Offers of supplies were sent to more than 300 partners in the path of the storm and along evacuation routes. The offer went out via text message so that partners are able to contact our team in the event of a power outage. Direct Relief has also been in touch with Primary Care Development Corporation, an organization working with health centers in New York, to help spread the word about the products and supplies Direct Relief has available to ship.

While the storm will impact an estimated 60 million people, not everybody is equally vulnerable.

Those with means and mobility are better able to evacuate at-risk areas than those who cannot afford to, do not have a form of transportation, or have an illness or condition that does not allow them to move easily. Direct Relief’s clinic partners work with these populations on a regular basis and are most likely to treat them in emergencies.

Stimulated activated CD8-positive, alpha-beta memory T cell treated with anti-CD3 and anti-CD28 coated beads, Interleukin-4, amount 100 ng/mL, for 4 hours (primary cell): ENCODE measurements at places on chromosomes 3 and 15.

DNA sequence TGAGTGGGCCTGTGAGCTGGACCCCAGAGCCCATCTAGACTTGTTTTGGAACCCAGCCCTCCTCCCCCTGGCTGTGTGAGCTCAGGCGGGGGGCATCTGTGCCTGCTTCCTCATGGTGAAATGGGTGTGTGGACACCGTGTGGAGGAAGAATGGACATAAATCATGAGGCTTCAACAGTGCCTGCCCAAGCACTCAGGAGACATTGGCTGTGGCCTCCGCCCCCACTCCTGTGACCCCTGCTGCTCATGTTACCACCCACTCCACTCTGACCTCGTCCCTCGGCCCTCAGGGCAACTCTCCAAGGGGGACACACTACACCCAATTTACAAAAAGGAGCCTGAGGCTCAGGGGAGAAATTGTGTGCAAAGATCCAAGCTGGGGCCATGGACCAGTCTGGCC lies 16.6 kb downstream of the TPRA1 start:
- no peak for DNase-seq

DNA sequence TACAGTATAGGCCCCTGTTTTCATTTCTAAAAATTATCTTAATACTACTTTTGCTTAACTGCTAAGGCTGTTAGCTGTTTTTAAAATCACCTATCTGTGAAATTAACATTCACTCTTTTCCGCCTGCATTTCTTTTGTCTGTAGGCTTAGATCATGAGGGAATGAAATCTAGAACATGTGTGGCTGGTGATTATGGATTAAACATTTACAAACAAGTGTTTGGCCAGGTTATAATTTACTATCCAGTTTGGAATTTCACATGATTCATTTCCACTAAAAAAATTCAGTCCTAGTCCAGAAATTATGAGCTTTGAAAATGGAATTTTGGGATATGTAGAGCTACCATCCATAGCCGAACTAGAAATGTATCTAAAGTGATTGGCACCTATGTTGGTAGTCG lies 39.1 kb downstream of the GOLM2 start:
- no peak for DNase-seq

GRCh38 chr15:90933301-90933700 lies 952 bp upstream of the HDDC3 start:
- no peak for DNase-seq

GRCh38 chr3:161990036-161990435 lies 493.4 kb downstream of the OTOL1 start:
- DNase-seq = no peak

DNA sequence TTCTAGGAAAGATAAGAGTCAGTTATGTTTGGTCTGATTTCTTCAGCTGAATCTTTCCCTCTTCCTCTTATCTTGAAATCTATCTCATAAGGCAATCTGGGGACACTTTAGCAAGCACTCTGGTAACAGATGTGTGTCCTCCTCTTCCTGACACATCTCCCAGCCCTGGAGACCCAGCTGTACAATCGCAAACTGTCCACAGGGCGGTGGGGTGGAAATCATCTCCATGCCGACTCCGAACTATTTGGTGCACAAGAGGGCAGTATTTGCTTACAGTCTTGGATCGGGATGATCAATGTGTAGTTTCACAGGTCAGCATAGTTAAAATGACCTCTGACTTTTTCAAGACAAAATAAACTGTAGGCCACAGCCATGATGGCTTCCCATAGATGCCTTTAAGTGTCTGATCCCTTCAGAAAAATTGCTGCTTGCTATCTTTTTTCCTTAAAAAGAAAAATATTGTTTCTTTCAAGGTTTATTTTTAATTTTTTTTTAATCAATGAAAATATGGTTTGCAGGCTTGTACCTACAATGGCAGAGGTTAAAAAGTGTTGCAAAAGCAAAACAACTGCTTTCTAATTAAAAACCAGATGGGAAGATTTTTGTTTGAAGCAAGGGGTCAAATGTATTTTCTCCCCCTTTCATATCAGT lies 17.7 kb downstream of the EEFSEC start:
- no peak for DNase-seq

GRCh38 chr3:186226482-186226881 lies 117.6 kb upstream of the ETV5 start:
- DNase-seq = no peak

In addition to emergency response efforts, Direct Relief pre-positions Hurricane Preparedness Packs in advance of the start of hurricane season across nine U.S. states and seven countries most likely to be affected during hurricane season. The Hurricane Preparedness program is the largest such nonprofit program in the U.S., pre-positions large quantities of medicines and supplies at health centers, clinics and hospitals in at-risk areas to treat vulnerable people during emergencies. In the U.S., 50 Hurricane Packs are currently in place and stand ready to be deployed in an emergency.

Direct Relief will continue to stay in touch with partners and monitor needs as the storm moves over the East Coast.  To support Direct Relief’s emergency preparedness and response efforts, donate here.

Related on Hurricane Sandy:  Preparing for Emergency With Data Analysis; Who is Vulnerable During Hurricanes? Six Things to Know